HLH is a rare life-threatening condition characterized by systemic inflammatory response, hyperlipidemia, and multiple system injury caused by the excessive activation of innate and adaptive immune systems.[2] HLH commonly presents with fever, hepatosplenomegaly, hepatic injury, hypertriglyceridemia, decreased fibrinogen, elevated serum ferritin, etc., HLH has primary and secondary types according to its etiology. Most of the primary HLH cases appear in infants and children with gene mutation: PRFl gene was the first one found to be related to familial HLH, followed by the discovery of other genes such as UNCl3D (encoding MUNCl3-4), STXll (encoding synaptic fusion protein 11), and STXBP2. Moreover, all of them can cause lymphocyte degranulation. The etiology of secondary HLH includes infection (especially Epstein-Barr virus infection), autoimmune diseases, and malignancies.[5] The pathological features of HLH are mononuclear macrophages and tissue cells from the bone marrow, spleen, liver, or lymph nodes phagocytose hemocytes which form a phenomenon of hemophagocytosis. A trail guideline in 2004 suggested that treatment can be divided into initial and maintenance periods for the first 8 weeks based on dexamethasone, etoposide, and cyclosporine, and then intrathecal injection can also be given. The use of gamma globulin during acute phase can help alleviate the disease.[25] Till now, the case of nodular panniculitis accompanied by HLH is rarely reported. Despite its rarity, nodular panniculitis associated with HLH may increase the severity of its own.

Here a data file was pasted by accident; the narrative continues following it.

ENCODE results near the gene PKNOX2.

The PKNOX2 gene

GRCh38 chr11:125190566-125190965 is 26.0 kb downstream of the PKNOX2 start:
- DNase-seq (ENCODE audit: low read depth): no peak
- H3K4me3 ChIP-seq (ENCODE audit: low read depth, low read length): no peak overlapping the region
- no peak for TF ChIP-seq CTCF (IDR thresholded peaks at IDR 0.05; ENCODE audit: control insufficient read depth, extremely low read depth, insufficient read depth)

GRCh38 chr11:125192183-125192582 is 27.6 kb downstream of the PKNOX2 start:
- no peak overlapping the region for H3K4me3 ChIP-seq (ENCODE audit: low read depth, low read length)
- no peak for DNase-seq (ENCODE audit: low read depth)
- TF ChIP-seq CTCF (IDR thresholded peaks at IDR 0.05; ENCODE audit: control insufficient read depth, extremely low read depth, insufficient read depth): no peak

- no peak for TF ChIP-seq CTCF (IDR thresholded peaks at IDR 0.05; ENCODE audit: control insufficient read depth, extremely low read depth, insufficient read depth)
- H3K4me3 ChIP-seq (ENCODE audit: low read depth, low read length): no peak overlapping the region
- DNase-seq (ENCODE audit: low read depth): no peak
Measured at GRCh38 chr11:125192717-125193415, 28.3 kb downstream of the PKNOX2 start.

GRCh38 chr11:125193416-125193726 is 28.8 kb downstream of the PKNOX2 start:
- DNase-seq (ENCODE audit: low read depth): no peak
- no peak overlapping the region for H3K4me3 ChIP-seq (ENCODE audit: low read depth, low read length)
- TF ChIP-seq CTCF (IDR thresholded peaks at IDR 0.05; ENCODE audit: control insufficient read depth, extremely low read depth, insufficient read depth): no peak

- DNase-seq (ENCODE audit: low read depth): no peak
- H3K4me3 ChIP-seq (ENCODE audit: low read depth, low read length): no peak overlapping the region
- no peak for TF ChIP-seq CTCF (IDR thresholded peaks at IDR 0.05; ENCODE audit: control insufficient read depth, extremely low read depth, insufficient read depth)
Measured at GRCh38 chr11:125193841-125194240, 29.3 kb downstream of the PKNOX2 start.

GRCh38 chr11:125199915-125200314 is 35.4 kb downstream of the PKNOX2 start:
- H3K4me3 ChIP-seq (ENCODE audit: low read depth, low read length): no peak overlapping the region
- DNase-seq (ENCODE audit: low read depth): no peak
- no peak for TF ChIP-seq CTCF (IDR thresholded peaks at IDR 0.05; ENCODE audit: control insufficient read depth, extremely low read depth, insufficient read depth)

Accurate diagnosis of this severe illness associated with HLH and immediate drug treatment is the key to improving prognosis. Dexamethasone combined with cyclosporine A could be the first-line therapy, while other immunosuppressants such as cyclophosphamide and mycophenolate are also alternative therapies.

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Declaration of patient consent

The authors certify that they have obtained all appropriate patient consent forms. In the form the patient(s) has/have given his/her/their consent for his/her/their images and other clinical information to be reported in the journal. The patients understand that their names and initials will not be published and due efforts will be made to conceal their identity, but anonymity cannot be guaranteed.

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Financial support and sponsorship

This research was supported by grants from National Natural Science Foundation of China (No. 30901339 and No. 81172869), and the Application Foundation Project in Sichuan Province (No. 2016JY0021 and No. 2017JY0025).

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Conflicts of interest

There are no conflicts of interest.

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1. White JW Jr, Winkelmann RK. Weber-Christian panniculitis: A review of 30 cases with this diagnosis J Am Acad Dermatol. 1998;39:56–62 doi: 10.1016/S0190-9622(98)70402-5
2. Henter JI, Horne A, Aricó M, Egeler RM, Filipovich AH, Imashuku S, et al HLH-2004: Diagnostic and therapeutic guidelines for hemophagocytic lymphohistiocytosis Pediatr Blood Cancer. 2007;48:124–31 doi: 10.1002/pbc.21039
3. Hagag AA, Barakat AN. Recurrent panniculitis: Weber-Christian disease Eur J Inflamm. 2016;14:113–7 doi: 10.1177/1721727X16659072
4. Miranda-Bautista J, Fernández-Simón A, Pérez-Sánchez I, Menchén L. Weber–Christian disease with ileocolonic involvement successfully treated with infliximab World J Gastroenterol. 2015;21:5417–20 doi: 10.3748/wjg.v21.i17.5417
5. Aronson IK, Worobec SM. Cytophagic histiocytic panniculitis and hemophagocytic lymphohistiocytosis: An overview Dermatol Ther. 2010;23:389–402 doi: 10.1111/j.1529-8019.2010.01339.x

Edited by: Xin Chen